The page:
This preview has intentionally blurred sections. Sign up to view the full version.
View Full DocumentThis preview has intentionally blurred sections. Sign up to view the full version.
View Full DocumentThis preview has intentionally blurred sections. Sign up to view the full version.
View Full DocumentThis preview has intentionally blurred sections. Sign up to view the full version.
View Full Document
Unformatted text preview: 1 / 28 Introduction to Econometrics Econ 322 Fall, 2010 Lecture 5: Review of Statistical Concepts II September 20, 2010 Topics Covered triangleright Topics Covered Hypothesis Tests pvalues of tests Critical Values and Rejection Regions 2 / 28 1. Hypothesis tests 2. pvalues of tests 3. critical values and rejection regions Hypothesis Tests Topics Covered triangleright Hypothesis Tests Hypothesis Tests An example of a point hypothesis An example of a composite hypothesis The Testing Problem Testing a Twosided Hypothesis pvalues of tests Critical Values and Rejection Regions 3 / 28 Hypothesis Tests Topics Covered Hypothesis Tests triangleright Hypothesis Tests An example of a point hypothesis An example of a composite hypothesis The Testing Problem Testing a Twosided Hypothesis pvalues of tests Critical Values and Rejection Regions 4 / 28 square We are interested in making inferences about unknown parameters. We have discussed how we would like to construct estimators that have desirable properties. Once we are happy with an estimator (i.e. it is unbiased, consistent and efficient), we then use this estimator to make an estimate of our parameter that we are studying. square We know that this estimate is one realization from a random variable and so we know that the estimate will not be equal to the true value of the parameter. The nice properties that we construct for our estimator, however, allows us to get an estimate that is “close” to the true value. Hypothesis Tests Topics Covered Hypothesis Tests triangleright Hypothesis Tests An example of a point hypothesis An example of a composite hypothesis The Testing Problem Testing a Twosided Hypothesis pvalues of tests Critical Values and Rejection Regions 5 / 28 square While we can never know for certainty what the true value of a random variable is, we are able to make some probability statements about the true value. These probability statements come in various forms such as a statistical hypothesis test or the closely related concept of a confidence region. Hypothesis Tests Topics Covered Hypothesis Tests triangleright Hypothesis Tests An example of a point hypothesis An example of a composite hypothesis The Testing Problem Testing a Twosided Hypothesis pvalues of tests Critical Values and Rejection Regions 6 / 28 square A statistical hypothesis test consists of 3 components: 1. a statement of the NULL hypothesis – takes the form of e.g. H : μ = c or H : μ ≤ c or H : μ ≥ c – first example is an example of a “point” hypothesis while second and third are examples of “composite” hypotheses 2. 3. An example of a point hypothesis Topics Covered Hypothesis Tests Hypothesis Tests triangleright An example of a point hypothesis An example of a composite hypothesis The Testing Problem Testing a Twosided Hypothesis pvalues of tests Critical Values and Rejection Regions 7 / 28 square Consider the following example: Suppose we wish to know the mean attendance at a swimming pool on a Sunday. We are interested inattendance at a swimming pool on a Sunday....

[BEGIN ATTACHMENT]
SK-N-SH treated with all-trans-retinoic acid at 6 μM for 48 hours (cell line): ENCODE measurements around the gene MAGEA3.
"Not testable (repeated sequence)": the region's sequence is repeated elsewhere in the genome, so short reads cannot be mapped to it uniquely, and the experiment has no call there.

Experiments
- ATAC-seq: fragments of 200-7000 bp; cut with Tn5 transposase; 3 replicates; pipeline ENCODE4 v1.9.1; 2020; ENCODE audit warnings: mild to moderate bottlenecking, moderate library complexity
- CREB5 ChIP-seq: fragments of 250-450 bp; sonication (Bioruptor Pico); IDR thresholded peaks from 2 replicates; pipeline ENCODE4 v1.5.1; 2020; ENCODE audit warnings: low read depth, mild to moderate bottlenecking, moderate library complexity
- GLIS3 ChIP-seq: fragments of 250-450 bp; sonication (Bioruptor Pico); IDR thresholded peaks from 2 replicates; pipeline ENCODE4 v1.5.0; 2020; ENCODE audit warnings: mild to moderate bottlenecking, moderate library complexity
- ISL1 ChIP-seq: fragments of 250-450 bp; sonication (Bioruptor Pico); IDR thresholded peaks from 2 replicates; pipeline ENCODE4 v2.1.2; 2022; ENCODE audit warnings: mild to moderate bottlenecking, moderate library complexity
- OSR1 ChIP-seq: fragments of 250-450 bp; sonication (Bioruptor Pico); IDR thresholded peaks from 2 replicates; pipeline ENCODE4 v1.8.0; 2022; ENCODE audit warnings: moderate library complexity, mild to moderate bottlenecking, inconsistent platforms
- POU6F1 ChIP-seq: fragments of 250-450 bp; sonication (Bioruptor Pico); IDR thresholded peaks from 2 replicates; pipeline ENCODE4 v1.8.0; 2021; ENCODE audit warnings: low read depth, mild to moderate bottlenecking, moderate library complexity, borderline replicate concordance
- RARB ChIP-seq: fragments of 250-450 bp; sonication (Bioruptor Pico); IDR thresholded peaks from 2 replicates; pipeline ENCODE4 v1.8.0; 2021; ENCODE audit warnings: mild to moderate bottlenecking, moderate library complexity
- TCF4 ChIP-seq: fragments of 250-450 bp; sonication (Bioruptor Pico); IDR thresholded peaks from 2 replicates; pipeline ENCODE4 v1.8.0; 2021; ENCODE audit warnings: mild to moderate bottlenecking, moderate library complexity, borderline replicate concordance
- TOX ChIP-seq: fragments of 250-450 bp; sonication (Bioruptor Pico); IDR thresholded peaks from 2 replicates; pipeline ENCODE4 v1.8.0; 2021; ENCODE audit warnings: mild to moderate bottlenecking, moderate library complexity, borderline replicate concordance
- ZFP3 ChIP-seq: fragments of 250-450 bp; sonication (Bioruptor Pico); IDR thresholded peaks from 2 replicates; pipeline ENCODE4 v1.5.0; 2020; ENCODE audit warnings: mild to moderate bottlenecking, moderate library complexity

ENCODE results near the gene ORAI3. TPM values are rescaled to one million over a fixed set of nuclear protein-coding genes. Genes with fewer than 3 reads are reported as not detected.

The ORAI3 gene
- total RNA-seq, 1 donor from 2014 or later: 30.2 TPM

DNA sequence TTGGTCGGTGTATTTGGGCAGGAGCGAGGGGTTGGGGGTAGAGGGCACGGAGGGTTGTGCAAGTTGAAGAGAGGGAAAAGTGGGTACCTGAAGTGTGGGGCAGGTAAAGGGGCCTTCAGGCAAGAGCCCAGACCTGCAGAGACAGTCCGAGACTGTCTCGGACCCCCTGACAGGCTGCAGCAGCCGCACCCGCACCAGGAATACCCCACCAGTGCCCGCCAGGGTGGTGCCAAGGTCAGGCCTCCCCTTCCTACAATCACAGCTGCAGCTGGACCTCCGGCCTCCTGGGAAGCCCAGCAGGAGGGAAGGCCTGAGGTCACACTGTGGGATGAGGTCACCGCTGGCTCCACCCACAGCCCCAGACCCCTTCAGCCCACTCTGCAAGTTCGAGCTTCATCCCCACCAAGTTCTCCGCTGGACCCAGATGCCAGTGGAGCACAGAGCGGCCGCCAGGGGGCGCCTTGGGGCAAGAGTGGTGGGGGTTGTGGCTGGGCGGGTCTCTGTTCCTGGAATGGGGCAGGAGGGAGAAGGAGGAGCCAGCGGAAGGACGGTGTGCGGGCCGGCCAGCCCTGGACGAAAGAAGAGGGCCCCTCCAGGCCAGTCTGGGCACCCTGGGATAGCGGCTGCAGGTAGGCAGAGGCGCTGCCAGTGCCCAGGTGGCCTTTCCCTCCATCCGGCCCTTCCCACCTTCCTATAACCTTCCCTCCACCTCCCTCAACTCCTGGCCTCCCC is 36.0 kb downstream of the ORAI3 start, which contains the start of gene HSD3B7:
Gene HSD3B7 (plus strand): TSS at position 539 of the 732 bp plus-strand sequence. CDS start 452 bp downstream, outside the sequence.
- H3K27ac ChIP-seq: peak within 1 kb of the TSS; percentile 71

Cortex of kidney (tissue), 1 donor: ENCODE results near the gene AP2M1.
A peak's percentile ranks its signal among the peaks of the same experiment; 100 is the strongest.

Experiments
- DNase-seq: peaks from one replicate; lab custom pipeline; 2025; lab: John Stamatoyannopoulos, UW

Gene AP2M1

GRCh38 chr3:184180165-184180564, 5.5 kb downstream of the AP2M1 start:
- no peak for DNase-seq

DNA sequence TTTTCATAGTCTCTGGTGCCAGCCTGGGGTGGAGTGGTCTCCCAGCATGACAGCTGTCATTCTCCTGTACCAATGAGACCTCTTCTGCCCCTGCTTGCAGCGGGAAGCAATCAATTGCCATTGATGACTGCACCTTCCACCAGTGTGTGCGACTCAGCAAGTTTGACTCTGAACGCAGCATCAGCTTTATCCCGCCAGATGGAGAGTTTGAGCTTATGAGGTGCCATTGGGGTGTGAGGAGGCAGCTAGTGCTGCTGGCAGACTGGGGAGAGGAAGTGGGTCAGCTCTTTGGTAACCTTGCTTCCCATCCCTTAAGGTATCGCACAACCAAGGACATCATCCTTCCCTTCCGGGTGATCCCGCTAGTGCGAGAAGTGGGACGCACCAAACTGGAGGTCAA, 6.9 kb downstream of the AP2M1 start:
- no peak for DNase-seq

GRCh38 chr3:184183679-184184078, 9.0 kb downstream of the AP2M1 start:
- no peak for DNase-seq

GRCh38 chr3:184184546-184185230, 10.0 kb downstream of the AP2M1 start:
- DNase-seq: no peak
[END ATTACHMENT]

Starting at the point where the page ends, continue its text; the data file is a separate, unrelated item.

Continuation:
View
Full
Document
This document was uploaded on 10/26/2011 for the course ECON 327 at Rutgers.
 Fall '11
 LANDONLANE
 Econometrics

Click to edit the document details